Health Systems

Activists tell WHO delegates: “We can’t afford to wait. Our people are dying”

GENEVA, WEDNESDAY 25th MAY 2016: Today activists from Universities Allied for Essential Medicines (UAEM),  the Treatment Action Campaign (TAC), Knowledge Ecology International (KEI), STOPAIDS, Youth STOPAIDS, Young Professionals Chronic Disease Network (YP-CDN), Commons Network, People’s Health Movement and Salud por Derecho demonstrated outside the 69th World Health Assembly, demanding delegates begin negotiations on a binding agreement on Research and Development (R&D). For over a decade the World Health Organization (WHO) has danced around discussions on ways to fund medical research. While negotiations drag on in Geneva, millions of people across the world suffer from inappropriate and inadequate treatment – or no treatment at all.

“The way we manage medical innovation today prioritizes profits over people’s lives. It is failing people all over the world,” said Merith Basey, Executive Director of UAEM North America. “Currently WHO members are in a deadlock on an R&D agreement that could bring important new treatments to those in need. But patients cannot be kept waiting any longer, people die while they discuss.”

“The global system for funding medical R&D is now based upon the grant of monopolies and high prices for drugs, vaccines and other technologies.  This system is predictably unfair and predictably expensive.The WHO is being asked to create a new approach which is more cost effective and consistent with the right to health and access to medicines for all,” said Thiru Balasubramaniam, of KEI.

In 2012, the WHO asked a Consultative Expert Working Group on R&D (CEWG) to analyse the state of the R&D system and to propose solutions. The group issued a report stating that the current R&D system was unable to meet global health needs, and that a legally-binding R&D agreement should be developed to address this need. However negotiations on such a framework stalled. Today the agreement still faces a fight to get back on the agenda.

An R&D agreement would establish a method of developing new health technologies without relying on monopolies enforced by patents to act as incentives and rewards. It would provide a framework to collaboratively prioritise the most pressing health needs, and then link those priorities to greater and more sustainable sources of funding. WHO members could collectively improve R&D outcomes by progressively delinking the cost of R&D from end product prices.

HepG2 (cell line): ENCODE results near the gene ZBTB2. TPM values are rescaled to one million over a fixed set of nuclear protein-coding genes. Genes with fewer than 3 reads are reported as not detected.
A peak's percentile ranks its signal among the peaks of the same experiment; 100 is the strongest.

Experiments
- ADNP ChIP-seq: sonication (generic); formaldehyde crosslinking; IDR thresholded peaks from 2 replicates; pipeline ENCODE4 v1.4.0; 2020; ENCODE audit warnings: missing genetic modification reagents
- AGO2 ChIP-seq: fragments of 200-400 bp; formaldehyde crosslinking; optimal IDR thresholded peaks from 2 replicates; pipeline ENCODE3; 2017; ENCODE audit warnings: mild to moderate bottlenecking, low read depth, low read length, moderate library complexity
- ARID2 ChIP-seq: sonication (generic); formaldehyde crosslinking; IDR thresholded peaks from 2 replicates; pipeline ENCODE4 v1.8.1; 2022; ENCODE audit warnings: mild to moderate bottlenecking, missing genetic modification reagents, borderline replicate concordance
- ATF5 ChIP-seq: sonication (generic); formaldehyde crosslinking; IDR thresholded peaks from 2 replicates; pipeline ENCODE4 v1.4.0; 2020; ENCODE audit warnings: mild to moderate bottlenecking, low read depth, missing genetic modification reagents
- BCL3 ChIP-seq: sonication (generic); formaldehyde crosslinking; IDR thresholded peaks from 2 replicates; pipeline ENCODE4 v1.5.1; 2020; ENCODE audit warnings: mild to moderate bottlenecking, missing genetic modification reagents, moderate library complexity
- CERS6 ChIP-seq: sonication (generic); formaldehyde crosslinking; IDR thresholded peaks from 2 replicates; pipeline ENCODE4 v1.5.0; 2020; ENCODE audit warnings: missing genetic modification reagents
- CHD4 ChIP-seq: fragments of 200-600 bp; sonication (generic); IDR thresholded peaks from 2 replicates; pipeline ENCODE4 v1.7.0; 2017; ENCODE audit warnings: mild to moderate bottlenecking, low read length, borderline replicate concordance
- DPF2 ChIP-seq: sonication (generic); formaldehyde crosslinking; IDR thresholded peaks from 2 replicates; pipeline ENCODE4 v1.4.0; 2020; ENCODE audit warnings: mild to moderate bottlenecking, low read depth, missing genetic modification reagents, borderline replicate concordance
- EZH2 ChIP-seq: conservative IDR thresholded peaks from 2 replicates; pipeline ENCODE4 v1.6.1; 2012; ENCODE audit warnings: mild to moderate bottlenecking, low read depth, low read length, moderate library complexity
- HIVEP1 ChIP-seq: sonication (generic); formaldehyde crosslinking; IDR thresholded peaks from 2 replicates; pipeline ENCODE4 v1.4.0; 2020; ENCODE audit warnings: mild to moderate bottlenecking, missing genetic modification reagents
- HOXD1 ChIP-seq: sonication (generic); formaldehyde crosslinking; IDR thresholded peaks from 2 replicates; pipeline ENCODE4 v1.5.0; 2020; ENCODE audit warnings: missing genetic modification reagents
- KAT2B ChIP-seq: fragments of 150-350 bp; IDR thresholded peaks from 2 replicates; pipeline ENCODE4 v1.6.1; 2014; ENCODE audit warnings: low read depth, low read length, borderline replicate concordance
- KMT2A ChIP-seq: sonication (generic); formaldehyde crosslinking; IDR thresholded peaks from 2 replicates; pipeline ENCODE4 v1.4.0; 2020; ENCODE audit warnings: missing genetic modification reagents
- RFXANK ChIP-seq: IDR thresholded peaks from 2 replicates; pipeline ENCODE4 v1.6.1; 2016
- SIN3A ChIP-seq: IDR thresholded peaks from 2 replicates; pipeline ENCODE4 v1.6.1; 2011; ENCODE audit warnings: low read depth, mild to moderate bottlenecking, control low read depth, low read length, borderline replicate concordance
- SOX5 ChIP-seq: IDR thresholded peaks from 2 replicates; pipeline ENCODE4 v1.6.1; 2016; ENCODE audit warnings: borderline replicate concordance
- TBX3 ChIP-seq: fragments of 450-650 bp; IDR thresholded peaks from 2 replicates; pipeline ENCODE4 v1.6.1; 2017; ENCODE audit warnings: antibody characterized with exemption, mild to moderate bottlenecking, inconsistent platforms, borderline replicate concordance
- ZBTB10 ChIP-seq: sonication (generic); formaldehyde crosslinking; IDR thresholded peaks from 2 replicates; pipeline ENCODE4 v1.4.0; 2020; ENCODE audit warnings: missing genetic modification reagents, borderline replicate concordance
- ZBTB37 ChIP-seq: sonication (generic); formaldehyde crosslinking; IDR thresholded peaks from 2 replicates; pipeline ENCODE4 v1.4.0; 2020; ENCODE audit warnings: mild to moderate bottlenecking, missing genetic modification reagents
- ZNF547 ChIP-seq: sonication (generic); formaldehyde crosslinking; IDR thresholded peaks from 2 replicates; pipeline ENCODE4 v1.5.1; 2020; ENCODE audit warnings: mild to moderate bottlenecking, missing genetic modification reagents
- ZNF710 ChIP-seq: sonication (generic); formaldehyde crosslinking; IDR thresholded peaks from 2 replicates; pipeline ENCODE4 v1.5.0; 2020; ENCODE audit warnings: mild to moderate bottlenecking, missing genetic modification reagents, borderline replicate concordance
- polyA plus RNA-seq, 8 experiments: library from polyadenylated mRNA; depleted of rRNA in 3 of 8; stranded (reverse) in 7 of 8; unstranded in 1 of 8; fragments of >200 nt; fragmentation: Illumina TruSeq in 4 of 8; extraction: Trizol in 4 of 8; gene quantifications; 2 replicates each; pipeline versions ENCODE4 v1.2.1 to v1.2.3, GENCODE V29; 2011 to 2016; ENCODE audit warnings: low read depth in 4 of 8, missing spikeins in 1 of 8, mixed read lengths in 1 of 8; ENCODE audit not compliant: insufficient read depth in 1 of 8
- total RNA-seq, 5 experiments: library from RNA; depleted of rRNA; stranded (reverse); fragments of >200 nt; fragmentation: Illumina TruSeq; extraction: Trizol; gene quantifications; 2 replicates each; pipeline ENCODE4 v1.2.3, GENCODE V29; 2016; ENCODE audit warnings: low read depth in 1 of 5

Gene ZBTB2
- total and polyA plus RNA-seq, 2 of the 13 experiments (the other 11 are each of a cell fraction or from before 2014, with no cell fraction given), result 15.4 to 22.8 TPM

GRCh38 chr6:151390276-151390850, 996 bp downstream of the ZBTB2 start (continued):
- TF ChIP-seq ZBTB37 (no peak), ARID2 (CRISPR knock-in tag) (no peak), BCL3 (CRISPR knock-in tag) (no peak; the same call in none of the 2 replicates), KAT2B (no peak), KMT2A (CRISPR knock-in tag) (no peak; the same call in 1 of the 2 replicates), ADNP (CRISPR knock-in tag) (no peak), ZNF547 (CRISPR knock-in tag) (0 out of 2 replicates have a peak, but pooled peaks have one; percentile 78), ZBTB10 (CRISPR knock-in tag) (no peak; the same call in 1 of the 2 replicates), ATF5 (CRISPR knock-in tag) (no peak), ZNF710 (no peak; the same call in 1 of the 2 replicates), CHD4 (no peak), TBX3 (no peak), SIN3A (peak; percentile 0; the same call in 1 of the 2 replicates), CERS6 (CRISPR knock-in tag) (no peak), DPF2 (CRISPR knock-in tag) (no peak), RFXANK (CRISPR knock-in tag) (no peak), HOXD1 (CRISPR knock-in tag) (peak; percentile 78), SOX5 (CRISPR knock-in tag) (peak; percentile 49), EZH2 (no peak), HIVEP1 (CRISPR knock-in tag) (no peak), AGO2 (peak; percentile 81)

“Diseases like TB have been neglected for many years. In the last 60 years only three new TB medicines have come to market, yet TB kills more than 1.5 million people per year,” said Varoon Mathur, UAEM student leader from Canada. “People with drug-resistant TB struggle with taking nearly 15,000 toxic pills for two years, and six months of daily painful injections. They face side effects such as psychosis, vomiting, hallucinations, suicidal feelings, fever, and even deafness. Even after all that the cure rate is appallingly low.”

The activists protested the ongoing delay in negotiations on this agreement, seeking to catch the attention of World Health Assembly attendees ahead of sessions on the issue planned for Thursday 26th May. “Sekuyoze kube nini sizabalaza” rang out from the group as they marched towards the Palais de Nations entrance – an isiZulu song asking “until when will we be struggling?”

“I am appealing to WHO members to recognise our common humanity. You are here not to serve narrow political interests. You are here not to serve certain businesses. You are here to serve the common good,” said Anele Yawa, General Secretary of the Treatment Action Campaign. “You are here with a moral responsibility toward the families and friends of the 1.5 million people who died of TB last year. I appeal to you to make a binding R&D agreement a reality at this meeting. We cannot keep waiting.”


For more information please contact:

Merith Basey // UAEM //

Lotti Rutter // Treatment Action Campaign //

Thiru Balasubramaniam // Knowledge Ecology International //